2012 Nissan Murano


Short Take Road Test: 2009 Nissan Murano SL AWD

This 2009 review is representative of model years 2009 to 2014.
By Mark Gillies of Car and Driver

We didn’t have too many gripes with the old Nissan Murano, introduced in 2003 as a 2004 model. Along with the Lexus RX300—now the RX350—the Murano helped to pioneer the hot-selling vehicle du jour, the so-called crossover SUV. Often based on car platforms, crossovers combine the virtues of an SUV—available all-wheel drive, a high seating position, and wagonlike versatility—with more carlike handling and drivability than the traditional truck-based SUVs. The original Murano was based on the underpinnings of the previous-generation Altima, so it drove quite nicely. The interior was versatile and roomy, and the only letdown was the cheesy interior trim, which was as low rent as a trailer park in Alabama.

For 2009, Nissan has introduced the second-gen version of the vehicle, based on the latest Altima. Although Nissan says it rides on the all-new D-platform, both the old and new Murano share a 111.2-inch wheelbase. As before, the Murano has an all-around independent suspension, with struts at the front and a multilink arrangement at the rear. Speed-sensitive power steering is fitted, along with four-wheel vented disc brakes. The Murano is available in front- or all-wheel-drive guise, the latter featuring enhanced electronic control to work seamlessly with the stability-control system, which is now a standard feature.

Much Like the Old Murano
Like the previous vehicle, the Murano uses Nissan’s VQ 3.5-liter V-6 engine. In this iteration, it has been revised with a higher compression ratio and variable intake system to give 265 horsepower and 248 pound-feet of torque, up from 240 horsepower and 244 pound-feet. The continuously variable automatic transmission remains but has been upgraded to perform more like a conventional automatic. However, the lack of a manumatic controller is a hint that these vehicles are more likely to make school runs than carve mountain roads.

The 2009 Murano looks a bit like the old one, but the sheetmetal is sharper edged and more modern, with a pleasingly butch stance when outfitted with the optional 20-inch wheels and tires (18s are standard equipment). The new model is a touch bigger, too; 0.1 inch wider (74.1 inches), 0.9 inch longer overall (188.5 inches), and 0.4 inch taller (66.9 inches).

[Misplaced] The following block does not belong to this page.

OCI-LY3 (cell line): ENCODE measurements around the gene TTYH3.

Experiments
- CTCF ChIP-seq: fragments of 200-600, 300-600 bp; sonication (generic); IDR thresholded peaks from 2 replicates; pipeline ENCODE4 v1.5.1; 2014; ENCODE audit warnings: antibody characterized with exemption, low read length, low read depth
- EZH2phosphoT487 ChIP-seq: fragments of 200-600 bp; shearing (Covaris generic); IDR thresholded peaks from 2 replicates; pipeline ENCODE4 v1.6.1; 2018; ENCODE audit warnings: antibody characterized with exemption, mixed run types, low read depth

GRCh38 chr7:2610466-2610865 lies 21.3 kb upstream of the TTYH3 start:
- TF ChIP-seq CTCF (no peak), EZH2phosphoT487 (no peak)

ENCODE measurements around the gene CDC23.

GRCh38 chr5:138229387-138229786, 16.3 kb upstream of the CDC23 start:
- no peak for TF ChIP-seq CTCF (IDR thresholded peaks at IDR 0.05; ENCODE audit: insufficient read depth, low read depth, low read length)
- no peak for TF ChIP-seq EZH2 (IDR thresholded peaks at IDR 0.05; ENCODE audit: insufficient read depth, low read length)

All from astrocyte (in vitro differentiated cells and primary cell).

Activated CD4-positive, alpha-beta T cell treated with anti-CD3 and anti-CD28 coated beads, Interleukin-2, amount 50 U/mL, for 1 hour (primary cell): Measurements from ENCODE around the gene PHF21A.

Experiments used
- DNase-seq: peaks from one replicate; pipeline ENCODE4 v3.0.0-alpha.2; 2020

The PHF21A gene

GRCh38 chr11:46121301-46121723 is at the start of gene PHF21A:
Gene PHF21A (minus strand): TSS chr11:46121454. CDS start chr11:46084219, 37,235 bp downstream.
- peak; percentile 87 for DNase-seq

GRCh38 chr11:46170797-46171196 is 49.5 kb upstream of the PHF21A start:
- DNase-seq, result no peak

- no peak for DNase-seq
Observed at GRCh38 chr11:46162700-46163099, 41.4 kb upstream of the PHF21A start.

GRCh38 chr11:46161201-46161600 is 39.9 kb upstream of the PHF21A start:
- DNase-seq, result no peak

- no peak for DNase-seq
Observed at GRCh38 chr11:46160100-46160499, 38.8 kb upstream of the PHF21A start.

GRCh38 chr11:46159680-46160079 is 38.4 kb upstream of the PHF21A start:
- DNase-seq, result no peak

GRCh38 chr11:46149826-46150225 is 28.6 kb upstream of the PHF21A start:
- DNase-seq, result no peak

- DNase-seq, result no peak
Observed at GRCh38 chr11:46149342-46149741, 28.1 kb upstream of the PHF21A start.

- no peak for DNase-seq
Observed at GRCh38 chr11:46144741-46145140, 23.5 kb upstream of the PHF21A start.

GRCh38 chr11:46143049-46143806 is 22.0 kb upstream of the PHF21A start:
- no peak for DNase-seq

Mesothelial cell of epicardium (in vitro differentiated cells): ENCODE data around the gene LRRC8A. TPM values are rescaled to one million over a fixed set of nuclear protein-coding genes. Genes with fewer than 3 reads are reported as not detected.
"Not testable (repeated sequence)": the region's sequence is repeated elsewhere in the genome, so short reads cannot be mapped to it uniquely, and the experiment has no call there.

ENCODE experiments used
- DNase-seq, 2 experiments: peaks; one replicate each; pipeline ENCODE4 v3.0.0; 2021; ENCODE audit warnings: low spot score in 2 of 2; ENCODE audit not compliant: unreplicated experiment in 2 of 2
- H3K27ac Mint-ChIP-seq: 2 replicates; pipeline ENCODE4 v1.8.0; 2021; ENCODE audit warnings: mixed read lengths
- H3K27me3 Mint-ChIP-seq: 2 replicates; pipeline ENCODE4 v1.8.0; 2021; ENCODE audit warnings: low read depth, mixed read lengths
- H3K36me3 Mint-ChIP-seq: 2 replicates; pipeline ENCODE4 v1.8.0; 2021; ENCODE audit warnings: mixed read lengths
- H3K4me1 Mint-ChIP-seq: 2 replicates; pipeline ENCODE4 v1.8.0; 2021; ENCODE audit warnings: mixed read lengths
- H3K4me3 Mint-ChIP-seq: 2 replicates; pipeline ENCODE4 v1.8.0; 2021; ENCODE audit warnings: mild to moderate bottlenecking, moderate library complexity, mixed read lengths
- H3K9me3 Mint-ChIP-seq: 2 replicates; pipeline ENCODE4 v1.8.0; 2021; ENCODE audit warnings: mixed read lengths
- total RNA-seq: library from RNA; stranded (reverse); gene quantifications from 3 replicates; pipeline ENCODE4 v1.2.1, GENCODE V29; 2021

The interior is marginally smaller than in the previous model, due to the styling changes above the waistline, with 109 cubic feet of space for passengers and 32 cubic feet for their chattels. Passenger space is better than in the Ford Edge and Mazda CX-7, the Murano’s most closely stacked competitors, and cargo room is almost identical. The newToyota Highlander, which has an available third-row seat, has five more cubic feet of space for occupants, although its cargo hold is 42 cubic feet without the optional third-row seat. Nissan purposely eschewed the current fashion of fitting a third row that only functions as a penalty box for those times when soccer mom A needs soccer mom B to transport her kids to and from the game, school, or whatever.

Refined Manners, Above-Average Performance
The most obvious and welcome improvement to the Murano is the interior décor and styling, which have gone from class lagging to class leading. There are plenty of soft-touch materials on display along with pleasing aluminum accents, as well as a boatload of available luxury features. The base S model is a touch spartan, but the step-up SL gets standard refinements such as a power-operated second-row seatback and availability of a number of features that are standard on the upscale LE: heated front seats, Bluetooth phone connectivity, and a rear parking camera. A rear-seat entertainment system and a hard-drive-based navigation system appear on the options list, even for the LE. Fully loaded—with things such as the touch-screen nav, leather seats, the newly available dual-panel power-sliding glass sunroof with second-row skylight, and the premium stereo system—a Murano will come close to topping $40,000. The base S will cost about $29,000 when it goes on sale in January, with prices rising to an estimated $31,000 for the SL and $33,000 for the LE. All-wheel drive adds $1600 to the S and SE stickers but is standard on the LE.

The new Murano drives much like the old one. The highway ride is nicely controlled and supple (engineers worked to address criticism that the original was too stiff), the steering is light yet accurate, and the Murano can be guided along a country road at respectable speeds. The engine makes a subdued growl under hard acceleration, but the noise goes largely AWOL at part-throttle while cruising down the highway. The car steps off the line smartly enough, recording a 0-to-60-mph time of 7.2 seconds, which is above average for its class and 0.3 second quicker than the previous model. It hardly drives as sportingly as the CX-7, but it feels much lighter on its feet than the Edge. That’s almost moot for its target audience, which will doubtless be more appreciative of the refined cruising ability on the way to the mall.

Performance Data

Zero to 60 mph: 7.2 sec
Zero to 100 mph: 19.8 sec
Zero to 110 mph: 28.5 sec
Street start, 5–60 mph: 8.5 sec
Standing ¼-mile: 15.6 sec @ 91 mph
Top speed (governor limited): 116 mph
Braking, 70–0 mph: 174 ft
Roadholding, 300-ft-dia skidpad: 0.76 g

EPA city/highway driving: 18/23 mpg

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BB04 - 9/20/2014 5:05:30 AM